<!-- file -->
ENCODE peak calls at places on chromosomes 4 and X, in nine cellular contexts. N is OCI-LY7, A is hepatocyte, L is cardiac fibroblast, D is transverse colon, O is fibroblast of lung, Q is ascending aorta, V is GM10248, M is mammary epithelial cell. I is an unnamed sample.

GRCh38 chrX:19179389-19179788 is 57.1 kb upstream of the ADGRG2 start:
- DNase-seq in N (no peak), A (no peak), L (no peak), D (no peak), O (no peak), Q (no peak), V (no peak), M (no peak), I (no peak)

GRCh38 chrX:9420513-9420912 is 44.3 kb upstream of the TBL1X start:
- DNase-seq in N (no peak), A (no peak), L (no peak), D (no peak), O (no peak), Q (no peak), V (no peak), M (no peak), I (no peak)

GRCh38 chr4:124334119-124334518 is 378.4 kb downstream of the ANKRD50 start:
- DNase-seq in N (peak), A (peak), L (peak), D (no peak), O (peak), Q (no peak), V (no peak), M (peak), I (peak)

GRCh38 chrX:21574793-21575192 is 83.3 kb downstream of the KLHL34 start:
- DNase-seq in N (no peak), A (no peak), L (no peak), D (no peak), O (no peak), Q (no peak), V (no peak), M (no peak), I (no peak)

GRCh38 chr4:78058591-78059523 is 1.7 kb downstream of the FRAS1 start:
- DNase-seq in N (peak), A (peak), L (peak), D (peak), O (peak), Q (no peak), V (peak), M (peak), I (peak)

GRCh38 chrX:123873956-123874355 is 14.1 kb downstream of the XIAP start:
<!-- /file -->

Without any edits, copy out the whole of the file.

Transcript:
ENCODE peak calls at places on chromosomes 4 and X, in nine cellular contexts. N is OCI-LY7, A is hepatocyte, L is cardiac fibroblast, D is transverse colon, O is fibroblast of lung, Q is ascending aorta, V is GM10248, M is mammary epithelial cell. I is an unnamed sample.

GRCh38 chrX:19179389-19179788 is 57.1 kb upstream of the ADGRG2 start:
- DNase-seq in N (no peak), A (no peak), L (no peak), D (no peak), O (no peak), Q (no peak), V (no peak), M (no peak), I (no peak)

GRCh38 chrX:9420513-9420912 is 44.3 kb upstream of the TBL1X start:
- DNase-seq in N (no peak), A (no peak), L (no peak), D (no peak), O (no peak), Q (no peak), V (no peak), M (no peak), I (no peak)

GRCh38 chr4:124334119-124334518 is 378.4 kb downstream of the ANKRD50 start:
- DNase-seq in N (peak), A (peak), L (peak), D (no peak), O (peak), Q (no peak), V (no peak), M (peak), I (peak)

GRCh38 chrX:21574793-21575192 is 83.3 kb downstream of the KLHL34 start:
- DNase-seq in N (no peak), A (no peak), L (no peak), D (no peak), O (no peak), Q (no peak), V (no peak), M (no peak), I (no peak)

GRCh38 chr4:78058591-78059523 is 1.7 kb downstream of the FRAS1 start:
- DNase-seq in N (peak), A (peak), L (peak), D (peak), O (peak), Q (no peak), V (peak), M (peak), I (peak)

GRCh38 chrX:123873956-123874355 is 14.1 kb downstream of the XIAP start: